“It’s been an incredible privilege serving the people of Senate District 46 for the last 10-plus years,” Grooms said in a statement. “I’ve had the distinct honor to work with a number of outstanding legislators who have worked tirelessly to move Indiana forward.”
Grooms, who joined the state senate in 2010, had already announced he would not be running for reelection in 2022. He told the News and Tribune in June that someone younger than him was needed to represent the district and that he wanted to dedicate more time to his family and his interests in travel and mentoring up-and-coming leaders.
The senator did not indicate Thursday why he decided to leave the Statehouse before his term was complete.
“Although I will miss the Statehouse, I look forward to pursuing new opportunities, spending more time with family, playing a bit more golf and relaxing with a good book,” he said. “I leave knowing that I did my job and made a difference in my community.”
Through Senate Enrolled Act 235, which he co-authored in 2012 with former Sen. Brent Steele, R-Bedford, Grooms helped the legal community’s pro bono efforts at a time when the traditional funding source, Interest on Lawyer Trust Accounts, was running dry. The $1 the legislation added onto the state’s civil legal filing fee provided much-needed money to support volunteer lawyers.
Since then, more than $3.1 million has flowed into the state’s pro bono districts.
“Sen. Grooms’ leadership in securing a filing fee to support the work of Indiana’s pro bono delivery system has been essential,” Charles Dunlap, executive director of the Indiana Bar Foundation, said. “… The impact of these funds has been multiplied through the work of volunteer lawyers who provide crucial support to low-income Hoosiers in need of legal representation in obtaining protective orders, securing housing and providing other services to help overcome hurdles to employment.”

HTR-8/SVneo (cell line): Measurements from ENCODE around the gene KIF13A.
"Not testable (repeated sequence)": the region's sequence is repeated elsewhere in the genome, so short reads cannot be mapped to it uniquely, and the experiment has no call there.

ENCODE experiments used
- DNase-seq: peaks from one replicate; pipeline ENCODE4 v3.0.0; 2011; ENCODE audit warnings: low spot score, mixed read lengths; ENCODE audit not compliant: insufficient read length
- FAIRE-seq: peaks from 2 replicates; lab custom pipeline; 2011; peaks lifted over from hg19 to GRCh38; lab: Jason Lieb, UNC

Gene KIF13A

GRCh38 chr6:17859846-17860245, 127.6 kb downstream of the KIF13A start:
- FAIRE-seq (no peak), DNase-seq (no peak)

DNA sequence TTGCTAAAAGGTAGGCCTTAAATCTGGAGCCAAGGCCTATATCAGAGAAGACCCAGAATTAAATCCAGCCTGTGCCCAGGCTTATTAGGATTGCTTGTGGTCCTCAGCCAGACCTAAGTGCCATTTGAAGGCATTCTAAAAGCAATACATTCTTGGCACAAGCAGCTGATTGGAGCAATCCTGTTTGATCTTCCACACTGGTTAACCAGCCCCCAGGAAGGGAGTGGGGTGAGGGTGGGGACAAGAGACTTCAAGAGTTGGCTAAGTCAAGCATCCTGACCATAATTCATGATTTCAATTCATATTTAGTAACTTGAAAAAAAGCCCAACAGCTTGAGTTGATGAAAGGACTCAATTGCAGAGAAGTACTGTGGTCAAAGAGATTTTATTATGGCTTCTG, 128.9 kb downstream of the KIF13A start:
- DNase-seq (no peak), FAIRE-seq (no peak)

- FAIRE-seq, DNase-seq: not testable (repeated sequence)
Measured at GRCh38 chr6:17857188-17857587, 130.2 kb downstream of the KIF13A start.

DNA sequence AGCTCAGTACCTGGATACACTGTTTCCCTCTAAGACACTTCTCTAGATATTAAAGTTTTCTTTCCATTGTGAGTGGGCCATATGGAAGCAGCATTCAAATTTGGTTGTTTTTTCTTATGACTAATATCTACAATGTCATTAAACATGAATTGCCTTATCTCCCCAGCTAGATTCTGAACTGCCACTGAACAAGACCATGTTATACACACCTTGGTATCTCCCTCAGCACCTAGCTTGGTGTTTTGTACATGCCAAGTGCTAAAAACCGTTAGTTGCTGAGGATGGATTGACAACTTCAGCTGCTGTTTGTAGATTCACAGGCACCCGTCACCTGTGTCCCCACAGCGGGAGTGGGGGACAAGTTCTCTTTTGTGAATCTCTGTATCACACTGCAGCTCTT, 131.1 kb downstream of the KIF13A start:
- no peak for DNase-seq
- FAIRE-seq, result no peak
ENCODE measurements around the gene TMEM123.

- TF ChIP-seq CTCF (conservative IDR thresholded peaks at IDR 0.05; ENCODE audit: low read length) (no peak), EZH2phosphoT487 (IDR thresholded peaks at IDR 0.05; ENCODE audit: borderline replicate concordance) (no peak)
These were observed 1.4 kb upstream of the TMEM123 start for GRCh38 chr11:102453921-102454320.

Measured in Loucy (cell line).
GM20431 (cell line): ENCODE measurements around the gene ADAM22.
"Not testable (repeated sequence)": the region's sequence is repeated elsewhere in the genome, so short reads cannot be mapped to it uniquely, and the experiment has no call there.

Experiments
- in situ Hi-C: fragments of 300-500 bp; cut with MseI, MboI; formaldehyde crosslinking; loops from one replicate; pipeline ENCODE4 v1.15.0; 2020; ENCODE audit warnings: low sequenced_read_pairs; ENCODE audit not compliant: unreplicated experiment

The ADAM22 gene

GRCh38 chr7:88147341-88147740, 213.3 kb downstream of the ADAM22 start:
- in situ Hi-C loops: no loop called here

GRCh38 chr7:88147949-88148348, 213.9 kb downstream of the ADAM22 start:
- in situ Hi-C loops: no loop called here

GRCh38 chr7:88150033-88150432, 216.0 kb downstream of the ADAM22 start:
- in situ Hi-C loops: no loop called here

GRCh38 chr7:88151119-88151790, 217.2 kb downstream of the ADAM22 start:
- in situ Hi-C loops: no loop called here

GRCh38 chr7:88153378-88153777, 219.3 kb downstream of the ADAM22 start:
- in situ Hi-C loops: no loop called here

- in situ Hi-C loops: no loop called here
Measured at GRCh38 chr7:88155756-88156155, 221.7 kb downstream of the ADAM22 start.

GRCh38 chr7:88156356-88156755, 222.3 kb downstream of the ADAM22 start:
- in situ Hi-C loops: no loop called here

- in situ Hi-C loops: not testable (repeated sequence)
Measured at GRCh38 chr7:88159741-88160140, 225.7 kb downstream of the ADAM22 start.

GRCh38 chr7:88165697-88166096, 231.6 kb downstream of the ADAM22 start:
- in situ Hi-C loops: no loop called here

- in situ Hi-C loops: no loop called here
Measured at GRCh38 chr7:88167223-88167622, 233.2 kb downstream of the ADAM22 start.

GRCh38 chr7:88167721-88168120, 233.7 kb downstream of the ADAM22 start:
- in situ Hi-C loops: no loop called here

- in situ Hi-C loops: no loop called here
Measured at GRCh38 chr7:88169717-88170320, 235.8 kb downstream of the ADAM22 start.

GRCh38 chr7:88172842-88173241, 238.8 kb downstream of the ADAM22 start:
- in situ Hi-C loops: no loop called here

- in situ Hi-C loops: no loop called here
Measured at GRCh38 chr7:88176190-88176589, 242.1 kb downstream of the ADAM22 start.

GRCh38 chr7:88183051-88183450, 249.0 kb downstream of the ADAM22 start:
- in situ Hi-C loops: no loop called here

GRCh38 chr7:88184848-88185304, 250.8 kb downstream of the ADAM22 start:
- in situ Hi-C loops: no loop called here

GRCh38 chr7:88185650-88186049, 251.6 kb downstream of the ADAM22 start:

Grooms championed legal aid because of his experience with trying to help his pharmacy patients, who many times had legal issues but could not afford an attorney.
When SEA 235 was scheduled to sunset, he introduced new legislation in 2017 that extended the filing fee to 2022.
Grooms then introduced Senate Bill 253, which would have increased the filing fee to $3 during the 2021 session. After the measure failed to get a hearing, he tried to get the language inserted into the state’s budget bill but ultimately was unsuccessful.
Dunlap called Grooms the “consummate statesman and public servant,” and said the senator will be missed.
“The Indiana Bar Foundation salutes Sen. Ron Grooms and his exemplary service to the people of Indiana,” Dunlap said. “Among his other legislative accomplishments, Sen. Grooms has been a strong advocate of civil legal assistance and access to our legal system for all Hoosiers of all incomes and backgrounds.”
Grooms worked on a wide array of legislative initiatives during his tenure in the Legislature.
In particular, he authored SEA 246 in 2013, which sought to prevent overprescribing and abuse of drugs by allowing only licensed physicians, hospitals and hospices to have ownership in businesses that prescribe, dispense or administer controlled substances.
Also, he was involved in the Ohio River Bridges Project that led to two new bridges — the Abraham Lincoln and the Lewis and Clark — being built to connect southern Indiana with Louisville, Kentucky.
“Sen. Grooms has been a thoughtful leader on a variety of issues during his tenure in the Senate,” Senate President Pro Tem Rodric Bray, R-Martinsville, said in a statement. “We appreciate his service and the valuable expertise he has lent to our caucus and the Senate at large, and wish him well in this next chapter of his life.”